Appendix E Sample cheat sheet

As you make progress with Datacamp modules, you will learn an increasing number of new R functions, routines, etc. Before you realize it, the number will exceed what your memory can handle. This is when an external memory is needed: or what I call a cheat sheet.

I suggest that you start with an empty file called master-cheatsheet.R. You can place the file inside one of the project folders that you created in Chapter 1. From now on, whenever you encounter a new function or a new way of using a familiar function, I suggest that you write them down in the cheat sheet. I attach a snippet of a sample cheat sheet below for your reference. By no means do you have to use the same style. I will periodically select a few cheat sheets from the class, take a snippet from each and post them here. Each one has some merits that are worth learning from for all of us.


  • A good example is worth a thousand lines of comments.
  • Be generous with spaces and empty lines to visually separate comments from code, and between code chunks.
  • Be stingy with special symbols such as *, #, _. Avoid littering them all over the file.
  • Having too much information is as useless as having too little. At some point, you have to be selective about what to include in your cheat sheet.
  • Inject structures into the file with headings of different levels.

E.1 Sample cheat sheet 1


# Purpose: View the structure of the data
# Commmands: str(), dplyr::glimpse()
# Example:

# Purpose: Make an if else statement
# Commmands: ifelse([logical condition], [do this if true], [do this if false])
# Example:
hsb2 <- hsb2 %>%
  dplyr::mutate(read_cat = ifelse( #create a new variable: read_cat
      read < avg_read, # logical condition
      "below average", # if case
      "at or above average" # else case

# Purpose: Specify transparency of points
# Commmands: ggplot2::geom_point(alpha = )
# Example:
# Make the points 40% opaque
ggplot2::ggplot(data = diamonds, 
                mapping = ggplot2::aes(carat, price, color = clarity)) +
  ggplot2::geom_point(alpha=0.4) +


The author has excelled at both content and style of their cheat sheet. The whole file consists of numerous identically structured pieces. Each piece consists of the same components: purpose, commands, and an accompanying example. The comments are usually concise but with carefully chosen words. The usage of # is not excessive — it is used to indicate non-code lines or the beginning of a piece. The double blank lines are used to separate any two adjacent pieces.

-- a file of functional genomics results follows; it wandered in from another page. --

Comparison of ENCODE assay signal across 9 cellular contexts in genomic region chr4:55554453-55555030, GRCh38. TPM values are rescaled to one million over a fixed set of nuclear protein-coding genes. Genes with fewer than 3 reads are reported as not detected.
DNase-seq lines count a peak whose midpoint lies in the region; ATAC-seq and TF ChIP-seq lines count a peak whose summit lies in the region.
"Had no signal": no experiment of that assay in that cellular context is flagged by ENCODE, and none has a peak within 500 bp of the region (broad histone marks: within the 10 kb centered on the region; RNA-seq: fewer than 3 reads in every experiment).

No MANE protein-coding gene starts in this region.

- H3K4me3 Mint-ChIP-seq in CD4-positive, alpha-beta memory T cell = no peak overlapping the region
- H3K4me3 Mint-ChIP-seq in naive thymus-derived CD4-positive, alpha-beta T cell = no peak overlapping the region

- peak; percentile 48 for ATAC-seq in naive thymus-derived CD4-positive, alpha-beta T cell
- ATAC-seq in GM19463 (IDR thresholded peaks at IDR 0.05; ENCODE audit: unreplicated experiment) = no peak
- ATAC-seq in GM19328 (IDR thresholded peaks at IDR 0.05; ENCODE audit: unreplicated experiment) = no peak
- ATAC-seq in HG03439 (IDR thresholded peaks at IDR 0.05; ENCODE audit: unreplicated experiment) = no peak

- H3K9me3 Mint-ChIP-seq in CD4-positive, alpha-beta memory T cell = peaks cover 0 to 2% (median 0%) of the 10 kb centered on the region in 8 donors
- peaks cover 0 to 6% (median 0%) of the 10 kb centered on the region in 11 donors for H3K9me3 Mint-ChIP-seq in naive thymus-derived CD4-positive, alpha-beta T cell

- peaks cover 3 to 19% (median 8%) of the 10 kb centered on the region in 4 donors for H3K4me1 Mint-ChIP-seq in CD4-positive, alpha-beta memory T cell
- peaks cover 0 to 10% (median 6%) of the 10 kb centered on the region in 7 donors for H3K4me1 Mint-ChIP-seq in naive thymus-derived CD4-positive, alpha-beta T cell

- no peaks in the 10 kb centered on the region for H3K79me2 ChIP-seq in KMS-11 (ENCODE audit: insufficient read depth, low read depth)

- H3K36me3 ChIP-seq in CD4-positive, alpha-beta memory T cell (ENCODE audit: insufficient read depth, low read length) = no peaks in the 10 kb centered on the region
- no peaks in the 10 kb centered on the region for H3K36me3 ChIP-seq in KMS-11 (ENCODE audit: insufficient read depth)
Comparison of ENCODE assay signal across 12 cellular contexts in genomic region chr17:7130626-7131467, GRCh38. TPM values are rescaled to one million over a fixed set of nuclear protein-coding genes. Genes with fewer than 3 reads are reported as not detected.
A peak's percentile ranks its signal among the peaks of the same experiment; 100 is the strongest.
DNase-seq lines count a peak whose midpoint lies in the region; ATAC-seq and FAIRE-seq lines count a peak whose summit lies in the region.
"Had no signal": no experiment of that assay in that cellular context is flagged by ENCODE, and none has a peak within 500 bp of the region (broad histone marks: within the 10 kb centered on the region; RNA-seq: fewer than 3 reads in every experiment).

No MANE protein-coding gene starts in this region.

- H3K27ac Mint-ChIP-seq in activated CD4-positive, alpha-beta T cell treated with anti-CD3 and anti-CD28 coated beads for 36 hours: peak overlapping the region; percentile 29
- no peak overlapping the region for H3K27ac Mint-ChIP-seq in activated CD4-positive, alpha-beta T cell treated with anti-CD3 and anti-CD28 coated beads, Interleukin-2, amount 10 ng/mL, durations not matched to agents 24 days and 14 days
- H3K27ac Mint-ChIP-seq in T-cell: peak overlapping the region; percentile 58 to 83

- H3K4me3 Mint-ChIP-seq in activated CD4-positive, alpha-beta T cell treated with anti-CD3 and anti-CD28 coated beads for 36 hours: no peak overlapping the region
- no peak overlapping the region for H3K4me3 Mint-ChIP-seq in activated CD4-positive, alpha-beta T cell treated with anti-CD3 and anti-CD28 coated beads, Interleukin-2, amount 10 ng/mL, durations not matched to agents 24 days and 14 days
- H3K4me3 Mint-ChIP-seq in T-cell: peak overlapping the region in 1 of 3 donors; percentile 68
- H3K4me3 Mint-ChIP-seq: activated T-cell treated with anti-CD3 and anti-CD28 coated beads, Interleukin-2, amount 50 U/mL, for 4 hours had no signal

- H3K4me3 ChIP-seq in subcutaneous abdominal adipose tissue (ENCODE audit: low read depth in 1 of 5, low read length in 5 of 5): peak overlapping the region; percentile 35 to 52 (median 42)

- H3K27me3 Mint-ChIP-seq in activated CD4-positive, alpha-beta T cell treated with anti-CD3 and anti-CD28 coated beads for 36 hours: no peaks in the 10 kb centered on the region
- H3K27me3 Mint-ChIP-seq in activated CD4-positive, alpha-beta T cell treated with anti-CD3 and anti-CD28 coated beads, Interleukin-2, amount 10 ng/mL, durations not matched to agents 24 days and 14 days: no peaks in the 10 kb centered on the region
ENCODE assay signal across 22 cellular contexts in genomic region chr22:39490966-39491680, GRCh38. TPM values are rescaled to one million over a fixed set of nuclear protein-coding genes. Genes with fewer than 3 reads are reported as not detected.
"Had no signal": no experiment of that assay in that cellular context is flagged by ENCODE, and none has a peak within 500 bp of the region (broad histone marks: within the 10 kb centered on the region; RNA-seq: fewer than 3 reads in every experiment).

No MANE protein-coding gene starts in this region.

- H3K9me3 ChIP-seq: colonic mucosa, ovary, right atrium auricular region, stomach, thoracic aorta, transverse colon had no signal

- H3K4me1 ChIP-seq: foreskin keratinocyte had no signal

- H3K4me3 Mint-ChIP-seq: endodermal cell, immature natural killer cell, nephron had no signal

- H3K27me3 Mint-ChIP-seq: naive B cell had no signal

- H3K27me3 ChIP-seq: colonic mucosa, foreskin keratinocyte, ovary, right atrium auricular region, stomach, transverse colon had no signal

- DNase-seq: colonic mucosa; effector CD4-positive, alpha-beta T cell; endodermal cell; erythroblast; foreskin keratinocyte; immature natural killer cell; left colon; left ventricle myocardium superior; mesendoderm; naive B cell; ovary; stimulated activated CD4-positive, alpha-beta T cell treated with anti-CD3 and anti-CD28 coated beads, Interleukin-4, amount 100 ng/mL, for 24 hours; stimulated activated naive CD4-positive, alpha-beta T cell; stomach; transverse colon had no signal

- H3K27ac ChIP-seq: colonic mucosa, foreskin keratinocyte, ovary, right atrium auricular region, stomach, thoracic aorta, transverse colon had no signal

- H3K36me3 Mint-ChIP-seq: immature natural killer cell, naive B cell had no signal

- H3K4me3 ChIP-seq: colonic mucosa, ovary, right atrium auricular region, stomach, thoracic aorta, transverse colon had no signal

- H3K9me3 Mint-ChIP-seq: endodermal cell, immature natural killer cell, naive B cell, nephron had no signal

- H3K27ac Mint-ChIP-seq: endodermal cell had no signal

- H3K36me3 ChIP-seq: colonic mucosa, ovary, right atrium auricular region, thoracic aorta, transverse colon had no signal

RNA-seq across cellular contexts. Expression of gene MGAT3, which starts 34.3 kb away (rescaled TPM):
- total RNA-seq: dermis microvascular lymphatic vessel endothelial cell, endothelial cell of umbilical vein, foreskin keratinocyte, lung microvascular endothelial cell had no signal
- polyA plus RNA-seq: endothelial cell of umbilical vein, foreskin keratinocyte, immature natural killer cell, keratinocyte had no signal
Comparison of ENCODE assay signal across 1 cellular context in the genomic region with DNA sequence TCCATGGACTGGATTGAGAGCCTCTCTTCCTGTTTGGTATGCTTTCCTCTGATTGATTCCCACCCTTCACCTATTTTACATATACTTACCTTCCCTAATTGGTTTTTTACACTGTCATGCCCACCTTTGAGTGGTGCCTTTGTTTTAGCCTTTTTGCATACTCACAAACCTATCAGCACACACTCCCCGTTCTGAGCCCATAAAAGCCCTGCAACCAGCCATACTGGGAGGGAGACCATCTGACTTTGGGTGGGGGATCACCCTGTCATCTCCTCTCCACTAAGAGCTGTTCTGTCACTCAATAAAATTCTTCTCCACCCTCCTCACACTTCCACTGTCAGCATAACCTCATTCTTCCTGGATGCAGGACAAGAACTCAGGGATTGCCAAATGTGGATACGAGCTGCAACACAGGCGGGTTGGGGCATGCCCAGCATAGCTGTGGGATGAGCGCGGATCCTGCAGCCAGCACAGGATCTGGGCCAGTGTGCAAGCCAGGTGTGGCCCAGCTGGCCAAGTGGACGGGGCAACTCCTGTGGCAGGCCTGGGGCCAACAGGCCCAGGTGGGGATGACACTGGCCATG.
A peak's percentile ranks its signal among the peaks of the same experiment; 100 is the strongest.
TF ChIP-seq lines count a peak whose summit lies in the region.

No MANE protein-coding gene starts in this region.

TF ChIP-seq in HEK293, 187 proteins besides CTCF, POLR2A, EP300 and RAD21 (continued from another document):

Room for improvement: as the file length grows, some hierarchical structure may be helpful. See the next example (E.2).

E.2 Sample cheat sheet 2


title: Cheat Sheet
    toc: true
        collapsed: false
        smooth_scroll: false

```{r setup, include=F}

```{r packages-and-data, include=F}
gg <- import::from(ggplot2, .all=T, .into={new.env()})
import::from(nycflights13, df_flights = flights)
import::from(magrittr, "%>%")

## Visualization

### Scatterplots

AKA bivariate plots. 
They allow you to visualize the *relationship* between two **continuous** variables. 

# import the data frame and name it “flights”
import::from(nycflights13, df_flights = flights)

# choose all rows related to Alaska Airlaine carrier
df_alaska_flights <- df_flights %>% 
  dplyr::filter(carrier == "AS")

# built a scatter plot
gg$ggplot(data = df_alaska_flights, 
          mapping = gg$aes(x = dep_delay, y = arr_delay)) +

### Overplotting

When points are being plotted on top of each other over and over again 
and it is difficult to know the number of points being plotted.

+ Method 1: Changing the transparency of the points

Setting the `alpha` argument in `geom_point` 
(usually, `alpha` argument is set by default at 1 point – 100% opaque). 
By specifying a value of `alpha` argument, 
we can change the transparency of the points (to less than 1).

```{r demo-alpha eval=T}
df_alaska_flights <- df_flights %>% 
  dplyr::filter(carrier == "AS")

gg$ggplot(data = df_alaska_flights, 
          mapping = gg$aes(x = dep_delay, y = arr_delay)) +
  gg$geom_point(alpha = 0.2)

When you compile the Rmd file using the “knit” button in RStudio, the output would look like this:

Place your mouse cursor inside the box and try to scroll up and down to see the full sample.


The author took advantage of some nice features of rmarkdown and made their cheat sheet versatile. By setting eval=F in the first chunk (named “setup”), all the following R chunks would not be evaluated by default, suiting the design of a cheatsheet. However, whenever the author wants to show the output of a specific chunk, perhaps to remind themselves what the code does, they can turn on eval=T inside the header of a chunk, such as in the demo-alpha chunk. The author also structured the file with headings at different levels, using ##, ###, etc.

E.3 Feeling inspired?

Keep in mind that you will be working on YOUR cheat sheet and will refer to it from time to time as you learn to become a seasoned R user. Customize it. Own it. Put whatever content that is deemed useful to you. Each week, you will hand in an updated version of the same file — your cheat sheet, to fulfill the course requirement. I expect that everyone’s cheat sheet will evolve over time. Your cheat sheet by the end of the first week may contain a line on how to examine the structure of a dataframe, for example; and by the end of the semester, you may know this line by heart and no longer need it on the cheat sheet.